See [3]. Individual earthquakes usually don't have a significant effect on rotation, but quakes on the scale of the Great Chilean Earthquake or the Good Friday Earthquake produce detectable changes in gravity. ᓛᖁ♀ 22:03, 26 Dec 2004 (UTC)

Changes, in theory, might happen regarding rotation (a slight slowing down), possibly axis (a "wobble") and the shape of our gravitational field (but not gravity itself). Please note that the article cited in footnote 7 confuses "rotation" with "orbit" and fails to cite sources on the "axis" quote. I'm looking for a source and have ony found a quote by Enzo Boschi Italy's National Institute of Geophysics suggesting a rotational disturbance. -- Zosodada

I just saw on Fox news that the quake made earth's rotation move 1/10,000 of a second faster, changed the article.

But Fox isn't cited in the following footnote. Until that can be cited with a reliable source I'm going to change the last sentence and the footnote to the current statement coming from a USGS spokesman. -- Zosodada
I think "change in the rotation of the earth" should be clarified. The article says that the earth rotated 1/10,000 th of a second faster; is that 1/10,000th of a second per day? per year? Or is it just the total time by which the earth's rotation is going to be off? --ashwatha 21:02, 28 Dec 2004 (UTC)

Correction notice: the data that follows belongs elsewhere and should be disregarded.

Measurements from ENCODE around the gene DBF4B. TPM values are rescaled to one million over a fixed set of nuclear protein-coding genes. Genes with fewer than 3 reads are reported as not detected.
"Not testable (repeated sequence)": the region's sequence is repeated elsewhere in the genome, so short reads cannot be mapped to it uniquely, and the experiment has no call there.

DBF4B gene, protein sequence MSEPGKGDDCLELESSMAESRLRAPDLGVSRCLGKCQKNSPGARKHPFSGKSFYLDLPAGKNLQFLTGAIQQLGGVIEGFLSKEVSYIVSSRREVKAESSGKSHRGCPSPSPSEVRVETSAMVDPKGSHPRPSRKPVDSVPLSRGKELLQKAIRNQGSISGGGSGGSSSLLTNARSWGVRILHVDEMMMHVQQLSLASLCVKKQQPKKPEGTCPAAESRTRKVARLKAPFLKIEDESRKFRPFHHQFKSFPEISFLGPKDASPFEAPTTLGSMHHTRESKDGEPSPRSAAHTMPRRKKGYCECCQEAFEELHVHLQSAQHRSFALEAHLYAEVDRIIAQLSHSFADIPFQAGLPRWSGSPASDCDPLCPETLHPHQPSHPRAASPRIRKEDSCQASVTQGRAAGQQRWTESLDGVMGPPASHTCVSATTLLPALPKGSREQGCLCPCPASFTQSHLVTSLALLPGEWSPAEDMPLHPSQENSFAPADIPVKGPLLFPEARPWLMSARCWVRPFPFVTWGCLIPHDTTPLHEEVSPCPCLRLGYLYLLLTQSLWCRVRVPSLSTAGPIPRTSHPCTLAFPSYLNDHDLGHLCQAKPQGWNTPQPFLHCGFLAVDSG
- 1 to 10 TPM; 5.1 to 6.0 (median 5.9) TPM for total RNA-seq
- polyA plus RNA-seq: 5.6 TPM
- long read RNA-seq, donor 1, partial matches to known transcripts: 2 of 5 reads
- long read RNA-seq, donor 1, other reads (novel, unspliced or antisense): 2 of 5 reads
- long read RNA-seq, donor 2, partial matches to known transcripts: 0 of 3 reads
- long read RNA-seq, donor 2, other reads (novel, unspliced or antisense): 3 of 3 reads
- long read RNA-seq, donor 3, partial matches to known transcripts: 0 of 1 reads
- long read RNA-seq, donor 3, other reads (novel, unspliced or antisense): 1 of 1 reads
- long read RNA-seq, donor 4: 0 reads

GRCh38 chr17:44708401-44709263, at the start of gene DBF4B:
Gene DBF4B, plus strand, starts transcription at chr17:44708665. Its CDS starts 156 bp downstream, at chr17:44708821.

Ashwatham, changed as per above note. No citation on the figure. USGS says more time is needed to calculate. See new link/footnote. --Zosodada

Burma is now known as Myanmar

Burma is not correct name. --Kosudo CONMEBOL 18:53, 26 Dec 2004 (UTC)

"It will always be Burma to me!" (OK. I'll update the image.) Bogdan | Talk 19:06, 26 Dec 2004 (UTC)
Done. Bogdan | Talk 19:12, 26 Dec 2004 (UTC)

I hate to be difficult, but "Burma" is the correct English name of the country known in Burmese as Myanmar, just as "Germany" is the correct English name of the country known in German in Deutschland. The fact that an unelected military regime chooses to call it Myanmar in English doesn't alter that. Aung San Suu Kyi, the elected leader of the Burmese nation, calls it Burma. Adam 23:38, 26 Dec 2004 (UTC)